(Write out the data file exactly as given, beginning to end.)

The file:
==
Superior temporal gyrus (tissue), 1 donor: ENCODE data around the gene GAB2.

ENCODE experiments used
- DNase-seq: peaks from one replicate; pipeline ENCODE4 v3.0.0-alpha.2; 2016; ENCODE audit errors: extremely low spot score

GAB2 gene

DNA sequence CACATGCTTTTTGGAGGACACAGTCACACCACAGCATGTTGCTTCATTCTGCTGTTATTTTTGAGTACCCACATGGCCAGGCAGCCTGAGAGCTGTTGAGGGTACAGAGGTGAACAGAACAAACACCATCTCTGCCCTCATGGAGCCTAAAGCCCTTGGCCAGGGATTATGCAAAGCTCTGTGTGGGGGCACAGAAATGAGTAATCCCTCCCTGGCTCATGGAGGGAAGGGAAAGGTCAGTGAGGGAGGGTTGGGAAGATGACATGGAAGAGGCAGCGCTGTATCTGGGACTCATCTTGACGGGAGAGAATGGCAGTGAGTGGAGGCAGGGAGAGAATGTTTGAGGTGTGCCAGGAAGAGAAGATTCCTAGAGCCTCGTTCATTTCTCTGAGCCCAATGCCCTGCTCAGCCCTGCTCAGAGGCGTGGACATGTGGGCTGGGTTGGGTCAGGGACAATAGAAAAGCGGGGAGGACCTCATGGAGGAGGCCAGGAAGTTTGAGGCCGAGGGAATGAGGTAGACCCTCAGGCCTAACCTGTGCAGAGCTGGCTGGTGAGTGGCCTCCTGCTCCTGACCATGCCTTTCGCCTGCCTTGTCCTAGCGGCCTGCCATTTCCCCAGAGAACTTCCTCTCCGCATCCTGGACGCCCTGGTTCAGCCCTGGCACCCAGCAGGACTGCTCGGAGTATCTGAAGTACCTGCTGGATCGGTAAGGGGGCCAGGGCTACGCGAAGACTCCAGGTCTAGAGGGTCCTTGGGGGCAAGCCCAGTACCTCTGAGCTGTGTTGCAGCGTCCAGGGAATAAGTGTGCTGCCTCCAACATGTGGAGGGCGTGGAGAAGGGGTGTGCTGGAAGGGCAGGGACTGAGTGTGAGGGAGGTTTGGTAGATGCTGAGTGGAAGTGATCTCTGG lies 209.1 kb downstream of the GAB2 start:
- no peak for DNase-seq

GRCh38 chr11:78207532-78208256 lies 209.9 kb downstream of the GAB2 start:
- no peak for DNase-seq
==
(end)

Superior temporal gyrus (tissue), 1 donor: ENCODE data around the gene GAB2.

ENCODE experiments used
- DNase-seq: peaks from one replicate; pipeline ENCODE4 v3.0.0-alpha.2; 2016; ENCODE audit errors: extremely low spot score

GAB2 gene

DNA sequence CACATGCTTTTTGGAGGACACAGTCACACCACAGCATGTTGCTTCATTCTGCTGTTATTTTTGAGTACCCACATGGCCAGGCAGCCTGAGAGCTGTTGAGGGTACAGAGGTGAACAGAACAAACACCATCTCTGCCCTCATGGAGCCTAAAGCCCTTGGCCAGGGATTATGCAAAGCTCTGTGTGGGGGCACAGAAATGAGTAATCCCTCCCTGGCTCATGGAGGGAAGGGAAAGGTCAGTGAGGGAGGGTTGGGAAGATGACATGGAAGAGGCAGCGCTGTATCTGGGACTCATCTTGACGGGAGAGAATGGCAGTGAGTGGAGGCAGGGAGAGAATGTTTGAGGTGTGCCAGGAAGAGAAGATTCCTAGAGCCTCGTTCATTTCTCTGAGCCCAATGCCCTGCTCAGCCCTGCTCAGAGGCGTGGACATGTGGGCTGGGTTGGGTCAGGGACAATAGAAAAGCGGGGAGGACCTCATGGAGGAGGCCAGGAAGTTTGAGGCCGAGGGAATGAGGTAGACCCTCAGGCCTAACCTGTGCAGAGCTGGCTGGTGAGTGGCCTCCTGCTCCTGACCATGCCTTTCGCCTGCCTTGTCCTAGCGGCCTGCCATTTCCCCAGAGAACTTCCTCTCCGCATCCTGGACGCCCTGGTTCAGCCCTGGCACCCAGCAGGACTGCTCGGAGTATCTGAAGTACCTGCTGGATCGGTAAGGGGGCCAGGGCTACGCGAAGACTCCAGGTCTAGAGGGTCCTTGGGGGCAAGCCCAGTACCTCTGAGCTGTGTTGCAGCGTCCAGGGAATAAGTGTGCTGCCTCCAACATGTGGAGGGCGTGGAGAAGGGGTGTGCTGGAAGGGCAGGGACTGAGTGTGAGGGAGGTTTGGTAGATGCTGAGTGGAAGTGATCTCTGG lies 209.1 kb downstream of the GAB2 start:
- no peak for DNase-seq

GRCh38 chr11:78207532-78208256 lies 209.9 kb downstream of the GAB2 start:
- no peak for DNase-seq